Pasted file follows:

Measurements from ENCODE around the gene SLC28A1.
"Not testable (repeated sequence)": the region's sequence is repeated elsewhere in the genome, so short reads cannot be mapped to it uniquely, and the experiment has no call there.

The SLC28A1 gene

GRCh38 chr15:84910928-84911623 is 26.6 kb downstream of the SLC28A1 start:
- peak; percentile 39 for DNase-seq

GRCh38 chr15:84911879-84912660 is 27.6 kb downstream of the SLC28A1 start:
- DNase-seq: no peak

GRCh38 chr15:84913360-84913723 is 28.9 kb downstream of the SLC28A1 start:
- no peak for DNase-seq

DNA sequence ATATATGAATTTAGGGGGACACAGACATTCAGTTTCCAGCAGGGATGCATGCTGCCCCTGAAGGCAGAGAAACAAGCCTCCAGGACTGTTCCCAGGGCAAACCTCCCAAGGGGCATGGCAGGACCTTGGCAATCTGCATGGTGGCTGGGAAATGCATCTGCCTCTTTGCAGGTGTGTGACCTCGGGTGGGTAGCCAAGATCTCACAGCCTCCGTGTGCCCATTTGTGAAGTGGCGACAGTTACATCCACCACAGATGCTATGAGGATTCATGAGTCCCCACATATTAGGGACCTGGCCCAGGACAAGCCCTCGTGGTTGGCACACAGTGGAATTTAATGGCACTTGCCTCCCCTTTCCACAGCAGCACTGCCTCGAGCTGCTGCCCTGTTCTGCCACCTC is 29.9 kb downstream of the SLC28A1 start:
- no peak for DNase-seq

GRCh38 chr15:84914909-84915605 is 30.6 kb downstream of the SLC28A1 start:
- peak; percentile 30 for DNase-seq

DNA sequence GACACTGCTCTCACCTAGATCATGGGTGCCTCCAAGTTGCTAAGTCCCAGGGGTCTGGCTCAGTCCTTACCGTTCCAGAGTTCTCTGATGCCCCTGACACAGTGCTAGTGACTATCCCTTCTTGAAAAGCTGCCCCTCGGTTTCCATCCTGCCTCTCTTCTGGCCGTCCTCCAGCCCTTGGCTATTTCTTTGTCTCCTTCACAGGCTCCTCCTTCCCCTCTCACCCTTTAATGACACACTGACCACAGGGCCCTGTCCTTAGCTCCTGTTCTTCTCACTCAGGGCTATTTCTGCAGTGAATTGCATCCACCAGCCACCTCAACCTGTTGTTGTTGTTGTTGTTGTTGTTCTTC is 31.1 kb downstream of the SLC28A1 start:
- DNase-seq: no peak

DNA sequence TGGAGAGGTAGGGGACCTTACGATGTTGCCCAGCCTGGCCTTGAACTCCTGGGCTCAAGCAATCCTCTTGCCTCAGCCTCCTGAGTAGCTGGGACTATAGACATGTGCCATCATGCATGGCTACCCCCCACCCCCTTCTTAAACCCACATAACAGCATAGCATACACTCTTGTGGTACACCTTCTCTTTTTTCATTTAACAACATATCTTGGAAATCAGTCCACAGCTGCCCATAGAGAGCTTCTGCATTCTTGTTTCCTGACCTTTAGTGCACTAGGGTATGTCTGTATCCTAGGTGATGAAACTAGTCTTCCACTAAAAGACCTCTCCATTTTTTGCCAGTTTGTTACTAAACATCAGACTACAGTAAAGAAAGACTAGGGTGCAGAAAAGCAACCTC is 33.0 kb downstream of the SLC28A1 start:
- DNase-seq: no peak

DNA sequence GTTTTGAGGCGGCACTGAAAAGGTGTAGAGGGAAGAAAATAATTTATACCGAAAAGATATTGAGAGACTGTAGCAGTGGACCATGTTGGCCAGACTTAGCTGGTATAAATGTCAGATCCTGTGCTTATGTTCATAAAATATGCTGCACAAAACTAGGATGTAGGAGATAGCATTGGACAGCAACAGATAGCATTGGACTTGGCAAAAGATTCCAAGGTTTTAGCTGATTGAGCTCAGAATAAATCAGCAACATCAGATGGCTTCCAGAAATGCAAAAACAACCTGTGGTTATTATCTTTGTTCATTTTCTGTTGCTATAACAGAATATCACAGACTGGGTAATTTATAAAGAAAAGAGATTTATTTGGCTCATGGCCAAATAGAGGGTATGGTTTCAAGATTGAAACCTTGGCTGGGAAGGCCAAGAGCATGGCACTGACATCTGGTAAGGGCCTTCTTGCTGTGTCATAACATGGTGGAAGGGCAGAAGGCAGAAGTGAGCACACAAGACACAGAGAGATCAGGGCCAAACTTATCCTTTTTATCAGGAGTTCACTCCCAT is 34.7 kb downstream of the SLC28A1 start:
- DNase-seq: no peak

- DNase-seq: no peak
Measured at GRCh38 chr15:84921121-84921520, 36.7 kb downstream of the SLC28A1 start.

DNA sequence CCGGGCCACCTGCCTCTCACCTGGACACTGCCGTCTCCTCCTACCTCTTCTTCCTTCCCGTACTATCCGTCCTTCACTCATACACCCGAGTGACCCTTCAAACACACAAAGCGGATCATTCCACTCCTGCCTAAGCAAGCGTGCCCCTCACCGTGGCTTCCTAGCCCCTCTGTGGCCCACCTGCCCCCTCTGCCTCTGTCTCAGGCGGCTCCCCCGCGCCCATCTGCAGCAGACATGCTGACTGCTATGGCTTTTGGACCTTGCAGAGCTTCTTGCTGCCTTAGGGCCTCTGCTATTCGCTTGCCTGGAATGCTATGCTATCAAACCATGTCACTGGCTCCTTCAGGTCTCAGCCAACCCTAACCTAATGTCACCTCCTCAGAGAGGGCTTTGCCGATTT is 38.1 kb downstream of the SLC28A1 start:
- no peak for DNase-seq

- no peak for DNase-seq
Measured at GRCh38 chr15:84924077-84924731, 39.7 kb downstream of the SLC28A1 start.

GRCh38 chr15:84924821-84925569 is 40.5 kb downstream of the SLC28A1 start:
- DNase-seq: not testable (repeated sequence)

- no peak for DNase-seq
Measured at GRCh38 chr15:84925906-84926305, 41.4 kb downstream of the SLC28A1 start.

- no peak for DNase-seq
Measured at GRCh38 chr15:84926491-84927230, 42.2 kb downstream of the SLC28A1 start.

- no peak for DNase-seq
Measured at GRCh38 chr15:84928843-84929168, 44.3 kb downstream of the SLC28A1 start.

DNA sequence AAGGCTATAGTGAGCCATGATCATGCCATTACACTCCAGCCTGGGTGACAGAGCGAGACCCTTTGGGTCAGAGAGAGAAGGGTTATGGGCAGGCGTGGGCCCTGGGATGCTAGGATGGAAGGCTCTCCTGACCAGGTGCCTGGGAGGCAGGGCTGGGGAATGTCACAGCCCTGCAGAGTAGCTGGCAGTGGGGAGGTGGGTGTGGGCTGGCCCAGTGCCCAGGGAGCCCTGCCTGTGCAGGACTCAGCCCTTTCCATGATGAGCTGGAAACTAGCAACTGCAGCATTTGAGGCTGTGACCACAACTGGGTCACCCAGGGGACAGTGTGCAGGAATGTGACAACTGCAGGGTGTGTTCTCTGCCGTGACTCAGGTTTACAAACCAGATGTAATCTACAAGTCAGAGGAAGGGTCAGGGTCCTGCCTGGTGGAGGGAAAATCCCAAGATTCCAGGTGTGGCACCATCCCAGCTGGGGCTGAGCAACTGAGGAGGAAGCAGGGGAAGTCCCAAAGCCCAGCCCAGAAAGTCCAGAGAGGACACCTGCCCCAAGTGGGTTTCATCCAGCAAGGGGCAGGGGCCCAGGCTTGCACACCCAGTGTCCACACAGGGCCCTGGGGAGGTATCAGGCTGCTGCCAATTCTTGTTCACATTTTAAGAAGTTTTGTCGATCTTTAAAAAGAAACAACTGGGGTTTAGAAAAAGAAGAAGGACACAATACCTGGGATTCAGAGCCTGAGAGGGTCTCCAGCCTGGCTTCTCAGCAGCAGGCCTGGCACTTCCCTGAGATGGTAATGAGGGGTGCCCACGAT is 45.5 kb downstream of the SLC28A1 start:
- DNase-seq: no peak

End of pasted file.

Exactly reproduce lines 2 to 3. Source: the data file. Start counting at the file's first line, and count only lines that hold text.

"Not testable (repeated sequence)": the region's sequence is repeated elsewhere in the genome, so short reads cannot be mapped to it uniquely, and the experiment has no call there.

The SLC28A1 gene